RESEARCH PAPERS: Gas Turbines: Ceramics

Creep Performance of Candidate SiC and Si3N4 Materials for Land-Based, Gas Turbine Engine Components

[+] Author and Article Information
A. A. Wereszczak, T. P. Kirkland

High Temperature Materials Laboratory, Oak Ridge National Laboratory, Oak Ridge, TN 37831

J. Eng. Gas Turbines Power 119(4), 799-806 (Oct 01, 1997) (8 pages) doi:10.1115/1.2817057 History: Received February 01, 1996; Online November 19, 2007


The tensile creep-rupture performance of a commercially available gas pressure sintered silicon nitride (Si3 N4 ) and a sintered silicon carbide (SiC) is examined at 1038, 1150, and 1350°C. These two ceramic materials are candidates for nozzles and combustor tiles that are to be retrofitted in land-based gas turbine engines, and interest exists to investigate their high-temperature mechanical performance over service times up to, and in excess of, 10,000 hours (≈14 months). To achieve lifetimes approaching 10,000 hours for the candidate Si3 N4 ceramic, it was found (or it was estimated based on ongoing test data) that a static tensile stress of 300 MPa at 1038 and 1150°C, and a stress of 125 MPa at 1350°C cannot be exceeded. For the SiC ceramic, it was estimated from ongoing test data that a static tensile stress of 300 MPa at 1038°C, 250 MPa at 1150°C, and 180 MPa at 1350°C cannot be exceeded. The creep-stress exponents for this Si3 N4 were determined to be 33, 17, and 8 for 1038, 1150, and 1350°C, respectively. The fatigue-stress exponents for the Si3 N4 were found to be equivalent to the creep exponents, suggesting that the fatigue mechanism that ultimately causes fracture is controlled and related to the creep mechanisms. Little success was experienced at generating failures in the SiC after several decades of time through exposure to appropriate tensile stress; it was typically observed that if failure did not occur on loading, then the SiC specimens most often did not creep-rupture. However, creep-stress exponents for the SiC were determined to be 57, 27, and 11 for 1038, 1150, and 1350°C, respectively. For SiC, the fatigue-stress exponents did not correlate as well with creep-stress exponents. Failures that occurred in the SiC were a result of slow crack growth that was initiated from the specimen’s surface.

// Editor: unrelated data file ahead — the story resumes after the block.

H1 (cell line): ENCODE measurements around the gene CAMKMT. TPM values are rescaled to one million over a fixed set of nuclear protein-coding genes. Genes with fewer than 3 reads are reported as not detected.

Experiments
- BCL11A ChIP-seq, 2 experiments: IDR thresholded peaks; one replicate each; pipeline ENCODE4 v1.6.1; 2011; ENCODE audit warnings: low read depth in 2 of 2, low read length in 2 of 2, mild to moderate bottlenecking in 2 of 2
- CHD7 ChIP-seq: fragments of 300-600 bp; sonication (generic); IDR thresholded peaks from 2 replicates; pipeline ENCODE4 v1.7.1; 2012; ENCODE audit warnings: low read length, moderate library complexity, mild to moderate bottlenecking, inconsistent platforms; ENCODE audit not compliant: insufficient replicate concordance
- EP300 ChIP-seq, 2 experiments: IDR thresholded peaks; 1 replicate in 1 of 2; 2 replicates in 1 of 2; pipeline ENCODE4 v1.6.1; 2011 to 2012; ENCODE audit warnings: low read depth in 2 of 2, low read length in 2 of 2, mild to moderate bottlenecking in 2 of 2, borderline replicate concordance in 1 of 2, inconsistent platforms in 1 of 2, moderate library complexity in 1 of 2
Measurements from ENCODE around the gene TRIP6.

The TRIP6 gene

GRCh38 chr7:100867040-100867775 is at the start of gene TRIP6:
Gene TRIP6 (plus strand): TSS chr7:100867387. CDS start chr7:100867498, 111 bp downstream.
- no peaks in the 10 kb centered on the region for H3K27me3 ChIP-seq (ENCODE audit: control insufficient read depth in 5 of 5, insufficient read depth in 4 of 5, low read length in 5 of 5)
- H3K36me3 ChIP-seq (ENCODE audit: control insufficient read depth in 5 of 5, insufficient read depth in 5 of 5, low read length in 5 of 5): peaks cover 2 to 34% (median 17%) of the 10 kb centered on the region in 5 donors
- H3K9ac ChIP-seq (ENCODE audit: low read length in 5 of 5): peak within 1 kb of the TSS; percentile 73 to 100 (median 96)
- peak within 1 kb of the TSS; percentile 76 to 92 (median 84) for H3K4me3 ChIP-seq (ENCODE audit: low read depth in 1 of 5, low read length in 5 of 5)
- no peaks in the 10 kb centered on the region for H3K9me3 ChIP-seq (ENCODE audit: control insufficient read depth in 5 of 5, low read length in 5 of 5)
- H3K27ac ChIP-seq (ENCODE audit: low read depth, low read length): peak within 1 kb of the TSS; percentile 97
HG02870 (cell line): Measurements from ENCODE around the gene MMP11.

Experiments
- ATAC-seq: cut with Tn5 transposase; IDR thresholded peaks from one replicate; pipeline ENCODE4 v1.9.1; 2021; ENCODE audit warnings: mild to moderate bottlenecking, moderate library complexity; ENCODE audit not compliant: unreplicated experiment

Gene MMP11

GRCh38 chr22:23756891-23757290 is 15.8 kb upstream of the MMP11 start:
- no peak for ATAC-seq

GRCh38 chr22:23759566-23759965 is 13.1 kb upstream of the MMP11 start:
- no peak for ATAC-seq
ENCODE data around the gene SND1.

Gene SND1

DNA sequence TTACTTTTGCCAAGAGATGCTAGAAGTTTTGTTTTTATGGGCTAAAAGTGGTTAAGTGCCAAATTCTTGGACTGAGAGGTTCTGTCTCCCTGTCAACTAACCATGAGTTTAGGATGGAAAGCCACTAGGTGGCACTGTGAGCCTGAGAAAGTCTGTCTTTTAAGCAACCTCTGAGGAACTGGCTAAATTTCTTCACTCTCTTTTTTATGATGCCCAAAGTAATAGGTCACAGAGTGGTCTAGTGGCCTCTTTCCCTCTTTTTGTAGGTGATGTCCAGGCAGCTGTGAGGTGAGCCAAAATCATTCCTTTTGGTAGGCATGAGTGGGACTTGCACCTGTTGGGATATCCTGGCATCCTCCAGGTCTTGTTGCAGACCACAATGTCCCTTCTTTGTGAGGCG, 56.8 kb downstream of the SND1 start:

Copyright © 1997 by The American Society of Mechanical Engineers
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